Platelet-rich plasma in clinical practice
The concept of using a patient’s own blood or components thereof (autologous), to enhance the physiological process of healing has been in place for many years. Autologous platelet-rich plasma (PRP) has been used for both soft tissue and bone healing and rejuvenation. PRP has also been used in orthopaedics for bone, tendon and muscle injuries, dentistry for dental implants, dermatology for wound healing, and in pathological conditions such as alopecia aereata. However, more recently, it has been used in the fast-growing field of aesthetic and anti-ageing medicine for skin rejuvenation. PRP seems like a logical, safe, relatively, cheap and easy procedure, but is this the case? Although safety and improved short-term outcomes for orthopaedic indications have been demonstrated in a few reviews, long-term improvement has not been demonstrated. Randomised controlled trials in dermatology and aesthetic indications are sparse, but show promise for alopecia areata and skin rejuvenation.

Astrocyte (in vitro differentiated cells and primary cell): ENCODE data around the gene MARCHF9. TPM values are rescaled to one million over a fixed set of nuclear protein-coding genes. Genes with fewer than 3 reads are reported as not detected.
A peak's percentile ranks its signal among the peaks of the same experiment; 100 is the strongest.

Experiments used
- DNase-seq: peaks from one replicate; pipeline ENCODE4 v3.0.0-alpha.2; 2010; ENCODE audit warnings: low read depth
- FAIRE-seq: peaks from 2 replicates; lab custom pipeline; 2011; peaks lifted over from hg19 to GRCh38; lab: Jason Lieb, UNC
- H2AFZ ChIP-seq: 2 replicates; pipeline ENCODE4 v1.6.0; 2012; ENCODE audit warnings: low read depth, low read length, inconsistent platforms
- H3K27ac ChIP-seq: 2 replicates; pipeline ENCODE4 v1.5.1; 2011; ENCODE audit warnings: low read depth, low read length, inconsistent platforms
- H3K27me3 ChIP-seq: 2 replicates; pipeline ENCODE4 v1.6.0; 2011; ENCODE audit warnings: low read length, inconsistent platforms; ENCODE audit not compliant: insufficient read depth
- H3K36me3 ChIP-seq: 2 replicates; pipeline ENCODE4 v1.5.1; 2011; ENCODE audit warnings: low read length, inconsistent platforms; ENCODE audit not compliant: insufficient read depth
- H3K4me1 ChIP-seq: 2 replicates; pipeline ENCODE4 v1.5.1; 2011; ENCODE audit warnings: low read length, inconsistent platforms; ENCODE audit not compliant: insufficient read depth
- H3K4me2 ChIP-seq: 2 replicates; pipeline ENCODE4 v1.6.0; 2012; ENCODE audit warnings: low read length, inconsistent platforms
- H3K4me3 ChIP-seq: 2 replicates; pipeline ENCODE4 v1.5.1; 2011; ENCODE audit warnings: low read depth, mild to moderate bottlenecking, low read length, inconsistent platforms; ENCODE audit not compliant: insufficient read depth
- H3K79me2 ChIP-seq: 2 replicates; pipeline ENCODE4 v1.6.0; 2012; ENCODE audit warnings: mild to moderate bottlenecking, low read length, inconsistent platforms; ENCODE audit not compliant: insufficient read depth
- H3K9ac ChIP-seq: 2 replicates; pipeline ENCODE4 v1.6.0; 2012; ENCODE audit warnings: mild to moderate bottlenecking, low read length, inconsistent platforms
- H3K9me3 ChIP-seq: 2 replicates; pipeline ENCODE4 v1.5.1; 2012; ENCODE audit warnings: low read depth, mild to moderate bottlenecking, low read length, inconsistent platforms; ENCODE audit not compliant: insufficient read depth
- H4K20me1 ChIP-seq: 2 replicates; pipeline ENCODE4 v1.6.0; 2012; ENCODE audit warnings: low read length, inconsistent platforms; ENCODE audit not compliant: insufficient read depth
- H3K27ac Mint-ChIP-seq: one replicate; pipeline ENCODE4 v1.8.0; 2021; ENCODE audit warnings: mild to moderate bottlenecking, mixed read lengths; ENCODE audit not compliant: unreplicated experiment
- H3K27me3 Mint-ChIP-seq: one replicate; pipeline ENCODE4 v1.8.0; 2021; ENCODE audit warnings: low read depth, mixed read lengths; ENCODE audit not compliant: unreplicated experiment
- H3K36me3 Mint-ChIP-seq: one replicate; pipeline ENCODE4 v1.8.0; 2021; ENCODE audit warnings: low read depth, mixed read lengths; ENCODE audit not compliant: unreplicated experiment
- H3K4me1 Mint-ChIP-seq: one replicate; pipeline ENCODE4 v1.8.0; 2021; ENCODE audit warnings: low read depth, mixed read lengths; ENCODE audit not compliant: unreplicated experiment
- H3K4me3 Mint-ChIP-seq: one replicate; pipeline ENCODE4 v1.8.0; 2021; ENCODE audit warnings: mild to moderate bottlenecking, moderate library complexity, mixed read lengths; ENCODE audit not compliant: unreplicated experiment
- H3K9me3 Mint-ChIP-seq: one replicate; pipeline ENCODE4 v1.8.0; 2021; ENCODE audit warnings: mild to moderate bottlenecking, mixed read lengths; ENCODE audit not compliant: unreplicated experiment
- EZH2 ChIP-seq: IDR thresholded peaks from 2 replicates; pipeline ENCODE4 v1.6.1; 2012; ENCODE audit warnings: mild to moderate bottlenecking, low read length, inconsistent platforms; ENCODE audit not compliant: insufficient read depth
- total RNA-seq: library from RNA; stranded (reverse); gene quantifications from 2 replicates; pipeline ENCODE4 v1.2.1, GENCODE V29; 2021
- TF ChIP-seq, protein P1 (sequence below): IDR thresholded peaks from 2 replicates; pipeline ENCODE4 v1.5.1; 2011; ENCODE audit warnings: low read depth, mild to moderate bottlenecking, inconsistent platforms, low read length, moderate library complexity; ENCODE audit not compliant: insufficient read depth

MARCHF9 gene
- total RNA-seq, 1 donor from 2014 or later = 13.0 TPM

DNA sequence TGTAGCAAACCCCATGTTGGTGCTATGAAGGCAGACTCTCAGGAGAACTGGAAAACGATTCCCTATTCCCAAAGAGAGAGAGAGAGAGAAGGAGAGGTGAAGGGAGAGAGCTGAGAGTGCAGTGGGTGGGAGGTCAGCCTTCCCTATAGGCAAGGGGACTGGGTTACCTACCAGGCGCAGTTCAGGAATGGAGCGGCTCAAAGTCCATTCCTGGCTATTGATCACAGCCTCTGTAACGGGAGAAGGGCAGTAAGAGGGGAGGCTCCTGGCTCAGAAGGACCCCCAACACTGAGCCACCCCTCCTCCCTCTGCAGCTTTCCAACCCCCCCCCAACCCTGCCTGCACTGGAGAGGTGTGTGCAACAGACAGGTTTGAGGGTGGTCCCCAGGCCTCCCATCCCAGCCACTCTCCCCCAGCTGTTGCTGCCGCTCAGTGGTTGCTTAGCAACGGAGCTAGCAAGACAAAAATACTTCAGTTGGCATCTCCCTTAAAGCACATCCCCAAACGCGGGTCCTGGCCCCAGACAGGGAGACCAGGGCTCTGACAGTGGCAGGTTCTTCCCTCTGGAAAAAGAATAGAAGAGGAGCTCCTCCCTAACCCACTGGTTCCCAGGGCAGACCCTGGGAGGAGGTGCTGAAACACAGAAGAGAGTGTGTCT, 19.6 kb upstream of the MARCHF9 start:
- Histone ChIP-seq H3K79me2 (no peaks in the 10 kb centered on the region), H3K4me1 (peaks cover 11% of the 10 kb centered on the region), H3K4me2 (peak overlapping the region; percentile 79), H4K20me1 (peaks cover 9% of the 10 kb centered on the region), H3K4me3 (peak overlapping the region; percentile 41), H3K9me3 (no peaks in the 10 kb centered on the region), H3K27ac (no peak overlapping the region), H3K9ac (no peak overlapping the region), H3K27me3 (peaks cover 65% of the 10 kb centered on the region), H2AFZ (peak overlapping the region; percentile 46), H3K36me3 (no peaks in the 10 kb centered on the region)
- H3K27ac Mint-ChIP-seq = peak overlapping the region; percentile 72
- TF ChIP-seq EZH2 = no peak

Keywords: autologous, indications, platelet-rich plasma, PRP, skin rejuvenation